It’s a shame the President’s “calm—no, not his calm, his deadly coldness face-to-face with these inexperienced, incompetent political hostage takers,” according to Lawrence’s script, wasn’t more evident when he threw jobs programs under the bus to get weak stimulus tax cuts and a states band-aid deal instead, threw the public option and negotiating in bulk for pharmaceuticals under the bus for a flawed, imperiled health care “reform” bill acceptable to corporate interests, and extended the Bush tax cuts violating a key campaign promise.

But we don’t wish to “relitigate the past” do we?

When President Obama went on vacation he took Ronald Reagan’s biography to read on his down-time. In the face of Republican intransigence “he, the president, got very agitated, said that he had sat there long enough, that Ronald Reagan wouldn‘t sit here like this, and that he‘s reached the point that something‘s got to give,” said Eric Cantor, the petulant juvenile who has unwittingly, and providentially, stood in the way of savage cuts to cherished Democratic programs and entitlements.

I’ve said on this blog and repeat it here that comparisons between President Obama and Harry Truman are absurd. Progressives and liberals are concerned President Obama models his presidency after Ronald Reagan’s. At least stylistically, and maybe even as to intra-party cooperation. This appeals greatly to President Obama. He capitulates so often, in our eyes, because he detests partisan conflict and believes in compromise and breaching differences. Therein lies the path to his re-election. President Obama, rightly or wrongly, sees himself as the tribune of the independent voter. He is the centrist’s centrist, a natural triangulator. Against all odds, he’d like his presidency to be not so much the post-racial presidency as the post-partisan presidency.

That’s all well and good, in normal, rational times. But the President, I believe, fundamentally misunderstood the nature of his opposition in the Republican/Tea Party. He may be catching up now, fast. Hopefully. Here’s Lawrence on America’s “moneyed interests:”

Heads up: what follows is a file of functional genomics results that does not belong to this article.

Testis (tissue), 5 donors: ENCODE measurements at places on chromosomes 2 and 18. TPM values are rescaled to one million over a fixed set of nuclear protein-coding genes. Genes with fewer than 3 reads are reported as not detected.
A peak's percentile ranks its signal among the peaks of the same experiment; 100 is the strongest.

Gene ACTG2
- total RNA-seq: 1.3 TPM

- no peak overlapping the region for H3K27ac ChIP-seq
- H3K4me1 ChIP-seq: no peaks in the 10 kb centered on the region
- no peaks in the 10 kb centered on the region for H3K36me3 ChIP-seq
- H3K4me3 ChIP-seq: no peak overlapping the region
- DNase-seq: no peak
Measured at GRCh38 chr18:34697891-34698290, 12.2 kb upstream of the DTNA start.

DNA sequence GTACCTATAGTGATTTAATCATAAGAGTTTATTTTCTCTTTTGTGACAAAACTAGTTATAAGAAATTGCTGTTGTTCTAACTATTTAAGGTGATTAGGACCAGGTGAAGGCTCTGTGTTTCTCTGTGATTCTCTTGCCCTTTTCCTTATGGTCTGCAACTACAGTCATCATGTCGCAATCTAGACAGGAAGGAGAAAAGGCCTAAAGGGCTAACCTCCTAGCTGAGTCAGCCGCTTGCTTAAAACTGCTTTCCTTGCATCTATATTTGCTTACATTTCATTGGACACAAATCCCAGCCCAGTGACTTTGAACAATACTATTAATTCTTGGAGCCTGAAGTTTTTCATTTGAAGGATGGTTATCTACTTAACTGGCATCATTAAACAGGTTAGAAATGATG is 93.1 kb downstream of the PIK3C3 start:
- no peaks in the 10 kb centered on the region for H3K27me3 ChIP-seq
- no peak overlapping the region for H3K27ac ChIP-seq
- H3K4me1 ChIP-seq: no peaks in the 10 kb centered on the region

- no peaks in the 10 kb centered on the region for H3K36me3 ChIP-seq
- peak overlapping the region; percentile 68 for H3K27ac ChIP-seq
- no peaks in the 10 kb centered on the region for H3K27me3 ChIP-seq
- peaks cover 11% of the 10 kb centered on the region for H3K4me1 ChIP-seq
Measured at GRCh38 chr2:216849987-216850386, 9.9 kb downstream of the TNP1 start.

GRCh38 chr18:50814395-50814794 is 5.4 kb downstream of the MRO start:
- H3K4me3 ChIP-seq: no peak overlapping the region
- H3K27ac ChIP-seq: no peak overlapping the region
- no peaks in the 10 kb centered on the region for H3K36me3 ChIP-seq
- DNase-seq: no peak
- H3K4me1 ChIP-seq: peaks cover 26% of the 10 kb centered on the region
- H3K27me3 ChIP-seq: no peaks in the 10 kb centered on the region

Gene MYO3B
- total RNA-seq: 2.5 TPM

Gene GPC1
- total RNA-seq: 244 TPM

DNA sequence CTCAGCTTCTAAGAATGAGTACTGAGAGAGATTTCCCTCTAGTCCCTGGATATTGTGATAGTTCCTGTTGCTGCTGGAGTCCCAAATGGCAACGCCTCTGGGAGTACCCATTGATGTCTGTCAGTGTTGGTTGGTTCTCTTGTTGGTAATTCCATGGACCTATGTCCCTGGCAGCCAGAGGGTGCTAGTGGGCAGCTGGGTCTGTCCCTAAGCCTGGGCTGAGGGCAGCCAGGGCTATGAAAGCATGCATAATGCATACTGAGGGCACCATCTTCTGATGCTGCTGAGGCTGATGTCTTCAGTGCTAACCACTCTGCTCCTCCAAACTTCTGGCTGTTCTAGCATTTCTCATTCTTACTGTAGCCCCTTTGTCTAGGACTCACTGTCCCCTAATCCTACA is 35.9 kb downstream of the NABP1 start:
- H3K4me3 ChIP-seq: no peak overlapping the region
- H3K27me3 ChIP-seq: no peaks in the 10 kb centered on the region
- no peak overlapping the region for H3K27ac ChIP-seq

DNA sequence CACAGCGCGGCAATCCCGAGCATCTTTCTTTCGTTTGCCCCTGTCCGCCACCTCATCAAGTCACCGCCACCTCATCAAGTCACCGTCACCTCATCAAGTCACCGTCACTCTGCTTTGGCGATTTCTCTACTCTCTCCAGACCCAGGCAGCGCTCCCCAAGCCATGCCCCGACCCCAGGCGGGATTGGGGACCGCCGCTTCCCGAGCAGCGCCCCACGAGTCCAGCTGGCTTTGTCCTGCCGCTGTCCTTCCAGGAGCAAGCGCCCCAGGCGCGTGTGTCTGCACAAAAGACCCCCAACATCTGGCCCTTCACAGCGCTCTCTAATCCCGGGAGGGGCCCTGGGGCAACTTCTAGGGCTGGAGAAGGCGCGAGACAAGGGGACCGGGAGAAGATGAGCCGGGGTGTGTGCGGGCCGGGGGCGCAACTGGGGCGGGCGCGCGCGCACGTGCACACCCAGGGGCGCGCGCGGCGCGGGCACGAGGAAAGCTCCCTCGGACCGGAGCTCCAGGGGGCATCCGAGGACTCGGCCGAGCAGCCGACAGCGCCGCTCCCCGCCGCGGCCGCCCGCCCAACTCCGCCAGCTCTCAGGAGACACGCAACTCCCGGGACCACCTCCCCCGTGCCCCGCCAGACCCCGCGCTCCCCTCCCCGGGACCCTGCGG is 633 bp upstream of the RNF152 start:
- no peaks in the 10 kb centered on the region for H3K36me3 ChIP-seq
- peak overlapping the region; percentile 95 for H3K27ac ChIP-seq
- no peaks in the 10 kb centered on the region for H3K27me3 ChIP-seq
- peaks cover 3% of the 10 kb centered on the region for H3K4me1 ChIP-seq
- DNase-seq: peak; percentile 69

“America‘s moneyed interest who spend millions trying to keep Republicans in charge of the tax code so that they will save billions in taxation in their corporations and their personal fortunes looked on with increasing alarm. Now, those moneyed interests are desperately trying to teach economically illiterate Republicans in Congress that there are worse things that can happen to their wealth than taxation.”

Consider this, Lawrence. Whatever the moneyed elites told Republicans they’re telling President Obama as well. Wall Street has opened its pocketbooks to the President, and with that comes access. Here’s what I think they’re saying, and we’re not part of the conversation, we’re irrelevant: “Mr. President, we know for a fact that the Republican leaders are ready to deal. But they need something in return. They may accept closing tax loopholes and reforming our Tax Code as long as it’s revenue neutral. You must give on Social Security (because we want it privatized), cut Medicare benefits but leave cuts to providers alone, and work with states to slash their Medicaid obligations.”

President Obama is irritated by Eric Cantor, tribune of the Tea Party, because Cantor’s standing in the way of a grand corporatist deal. John Boehner is to Obama what Tip O’Neill was to Reagan — a willing partner (then it was a modest Social Security fix) in a “Grand Bargain” that would fundamentally alter the New Deal and impose deep, savagely painful cuts on the middle class, hitting those who can least afford it. President Obama fully expects John Boehner to rein in Eric Cantor and his caucus, just as he is confident he can deliver most of those 77 votes in the Progressive Caucus that would make a “bargain” possible of passage in the House. Eating our “peas” is Obama’s nod to Reagan’s maxim that “government is the problem.” But if those peas are laced with salmonella because we’ve axed all the government food inspectors, then we’re all dead.

Our hope (liberals and progressives) is that the President bows to current realities and accepts a variation of the McConnell proposal that would, effectively as Senator Bernie Sanders hopes, “kick the can down the road.” It’s not that we “trumpeted” our “distrust of Barack Obama‘s strength of character and his command of presidential power,” Lawrence. Quite the contrary. It’s his policy prescriptions and eagerness to cut the wrong deal that is concerning. And it’s not that we oppose cuts, reasonable reforms, and most of all, making millionaires and billionaires pay their fair share in taxes. It’s that a debt ceiling vote (taken 75 times since JFK) isn’t the proper vehicle for fundamental government reform. Much less behind closed doors and with a hard deadline looming.

That is sheer insanity.